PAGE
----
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Патент USA US3062798

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United States Patent O?iice
' 35,062,788
Patented Nov. 6, 1962
1
2
3,062,788
polymeric organophosphorus compounds represented by
above structure I by reacting (1) a B- or *y-lactone con
POLYMERS DERIVED FRQM LACTONES AND
CYCLIC PHCSPHITES
Richard L. McConnell and Harry W. Coover, In, Kings
port, Tenn., assignors to Eastman Kodak Company,
Rochester, N.Y., a corporation of New Jersey
No Drawing. Filed June 29, 1959, Ser. No. 823,366
7 Claims. (Cl. 260-783)
taining from 3-5 carbon atoms, but preferably the more
reactive ?-lactones, such as ?-propiolactone, ?-butyro
5
lactone, B-valerolactone, 2,2-dimethyl-/3-propiolactone, B
angelicalactone, 'y-butyrolactone, 'y-valerolactone, etc.
with (2) a cyclic phosphite represented by the following
general formula:
(IV)
This invention relates to resinous polymers derived by
the reactions of lactones with organic cyclic phosphites. 10
The new class of polymeric compounds within the
scope of the invention correspond to structures selected
0
0
wherein m and R and R1 are as previously de?ned. The
from those represented by the following recurring struc
tural units:
/
Rio-P (R
polymerization reaction may be illustrated by the follow
15 ing equation wherein ,B-propiolactone is reacted with
ethylene glycol cyclic phenyl phosphite:
O—-GH2
20
oH
L'
006115
‘I I
1
..
wherein n represents an integer indicating that the group
25 recurs n times in linear combination. In general, the
polymerization reactions as illustrated above are con
ducted in the absence of a solvent. However, inert sol
vents may be used if desired. The best results are ob
tained when approximately equimolar amounts of above
reactants (l) and (2) are employed; however, polymers
result from the reaction of the reagents in any molar
ratios. Usually the reactants have to b heated to approxi
mately 150° C. to initiate the reaction when no catalyst
wherein m represents an integer of from 2-3, R repre 35 is used. At this point, an exothermic reaction takes place
and the temperature of the reaction mixture must be con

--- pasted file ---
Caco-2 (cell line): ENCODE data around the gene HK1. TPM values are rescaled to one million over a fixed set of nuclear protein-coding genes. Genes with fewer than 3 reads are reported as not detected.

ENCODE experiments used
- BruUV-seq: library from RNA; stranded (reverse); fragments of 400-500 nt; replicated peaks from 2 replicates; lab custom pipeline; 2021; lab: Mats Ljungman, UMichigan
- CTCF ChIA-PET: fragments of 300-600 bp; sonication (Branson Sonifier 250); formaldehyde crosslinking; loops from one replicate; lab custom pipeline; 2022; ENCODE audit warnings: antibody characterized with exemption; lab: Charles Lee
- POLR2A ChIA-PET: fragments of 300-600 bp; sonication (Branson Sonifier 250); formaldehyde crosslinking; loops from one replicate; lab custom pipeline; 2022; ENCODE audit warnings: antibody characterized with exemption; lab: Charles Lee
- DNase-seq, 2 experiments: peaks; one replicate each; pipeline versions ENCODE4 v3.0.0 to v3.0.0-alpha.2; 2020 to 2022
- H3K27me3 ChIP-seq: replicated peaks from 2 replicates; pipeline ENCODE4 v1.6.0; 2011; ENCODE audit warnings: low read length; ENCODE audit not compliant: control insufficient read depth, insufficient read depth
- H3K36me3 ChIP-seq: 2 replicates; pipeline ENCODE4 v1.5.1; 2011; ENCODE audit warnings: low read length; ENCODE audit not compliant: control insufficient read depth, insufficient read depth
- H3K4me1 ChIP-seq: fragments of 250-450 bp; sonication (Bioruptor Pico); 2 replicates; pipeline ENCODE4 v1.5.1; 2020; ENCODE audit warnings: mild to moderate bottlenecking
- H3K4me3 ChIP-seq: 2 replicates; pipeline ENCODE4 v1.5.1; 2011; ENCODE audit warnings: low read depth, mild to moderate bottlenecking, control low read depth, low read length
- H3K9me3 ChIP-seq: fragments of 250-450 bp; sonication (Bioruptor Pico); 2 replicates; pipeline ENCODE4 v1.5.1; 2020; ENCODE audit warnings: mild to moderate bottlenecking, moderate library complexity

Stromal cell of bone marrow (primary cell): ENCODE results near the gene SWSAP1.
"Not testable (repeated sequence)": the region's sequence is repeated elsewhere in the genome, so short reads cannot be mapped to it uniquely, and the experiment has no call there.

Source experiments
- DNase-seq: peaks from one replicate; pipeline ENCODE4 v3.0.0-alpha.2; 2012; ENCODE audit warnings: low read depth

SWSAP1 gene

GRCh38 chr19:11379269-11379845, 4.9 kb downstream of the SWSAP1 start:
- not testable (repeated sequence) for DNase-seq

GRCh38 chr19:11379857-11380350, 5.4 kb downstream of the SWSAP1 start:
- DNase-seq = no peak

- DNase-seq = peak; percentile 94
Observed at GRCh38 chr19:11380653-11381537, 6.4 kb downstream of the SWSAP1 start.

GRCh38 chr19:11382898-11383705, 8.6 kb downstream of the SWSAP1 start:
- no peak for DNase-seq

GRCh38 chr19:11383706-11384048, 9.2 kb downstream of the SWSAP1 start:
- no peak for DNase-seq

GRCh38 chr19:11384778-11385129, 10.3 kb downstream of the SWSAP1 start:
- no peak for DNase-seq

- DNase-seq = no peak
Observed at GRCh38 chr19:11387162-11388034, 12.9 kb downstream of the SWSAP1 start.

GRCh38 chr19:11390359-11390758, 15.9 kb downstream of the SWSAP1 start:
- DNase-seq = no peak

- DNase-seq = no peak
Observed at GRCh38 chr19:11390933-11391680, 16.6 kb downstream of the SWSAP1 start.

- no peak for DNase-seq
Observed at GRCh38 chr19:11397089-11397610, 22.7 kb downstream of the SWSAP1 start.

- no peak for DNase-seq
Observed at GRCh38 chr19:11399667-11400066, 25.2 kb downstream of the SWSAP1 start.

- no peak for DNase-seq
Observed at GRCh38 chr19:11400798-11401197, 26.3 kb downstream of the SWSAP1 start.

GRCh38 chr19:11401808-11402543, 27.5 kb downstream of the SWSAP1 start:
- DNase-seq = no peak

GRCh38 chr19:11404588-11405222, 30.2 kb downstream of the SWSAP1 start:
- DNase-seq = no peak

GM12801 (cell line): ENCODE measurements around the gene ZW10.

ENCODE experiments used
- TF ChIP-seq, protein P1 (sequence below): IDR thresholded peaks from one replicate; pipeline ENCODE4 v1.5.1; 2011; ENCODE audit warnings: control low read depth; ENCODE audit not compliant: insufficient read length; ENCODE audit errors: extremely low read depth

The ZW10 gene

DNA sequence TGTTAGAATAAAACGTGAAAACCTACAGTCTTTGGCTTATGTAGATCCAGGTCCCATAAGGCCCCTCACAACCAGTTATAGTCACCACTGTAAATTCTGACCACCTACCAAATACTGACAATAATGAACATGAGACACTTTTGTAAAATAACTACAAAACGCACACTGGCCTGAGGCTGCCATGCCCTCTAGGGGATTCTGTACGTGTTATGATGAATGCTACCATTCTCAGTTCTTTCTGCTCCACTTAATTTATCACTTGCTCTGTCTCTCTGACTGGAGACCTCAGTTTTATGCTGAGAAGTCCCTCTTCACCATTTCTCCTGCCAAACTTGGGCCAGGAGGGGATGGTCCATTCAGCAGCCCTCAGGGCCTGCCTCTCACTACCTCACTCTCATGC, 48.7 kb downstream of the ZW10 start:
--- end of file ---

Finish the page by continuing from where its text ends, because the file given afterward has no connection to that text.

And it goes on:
sents a hydrogen atom or an alkyl group of from 1-2
trolled
by external cooling. Instead of the initial heat~
carbon atoms, e.g. methyl or ethyl, R1 represents hydro
ing to approximately 150° C., a catalyst may be used to
gen, a straight or branched chain alkyl group of from 1-8
carbon atoms, e.g. methyl, ethyl, propyl, isopropyl, butyl,
initiate the reaction at 25° C. or below.
Suitable cata
lysts include basic catalysts such as tertiary amines, e.g.
sec. butyl, Z-ethylhexyl, etc. groups, a hydroxyalkyl group 40
trimethylamine, triethylamine, pyridine, etc., alkali metal
of 2-3 carbon atoms, e.g. ?-hydroxyethyl, 'y-hydroxy
alkoxides, e.g. sodium or potassium ethylate, or alkali
propyl, etc. groups, an alicyclic group of 5-6 carbon
metal
amides, e.g. sodium or potassium amide, and the
atoms in the nucleus, e.g. cyclopentyl or cyclohexyl, a
like. The operable temperature ranges from —25° C.
phenyl group, a chlorophenyl group, a tolyl group and a
naphthyl group, and R2 represents a straight or branched 45 to 300° C. While normal atmospheric pressures are pre
ferred, it is also possible to carry out the polymerization
chain divalent alkylene group of 2-4 carbon atoms, e.g.
reaction at lower or higher than atmospheric pressures.
The process can also be carried out in continuous manner
by continuously adding the reactants at the same rate as
etc. groups. The above de?ned polymers are viscous, 50 the polymeric product is continuously withdrawn.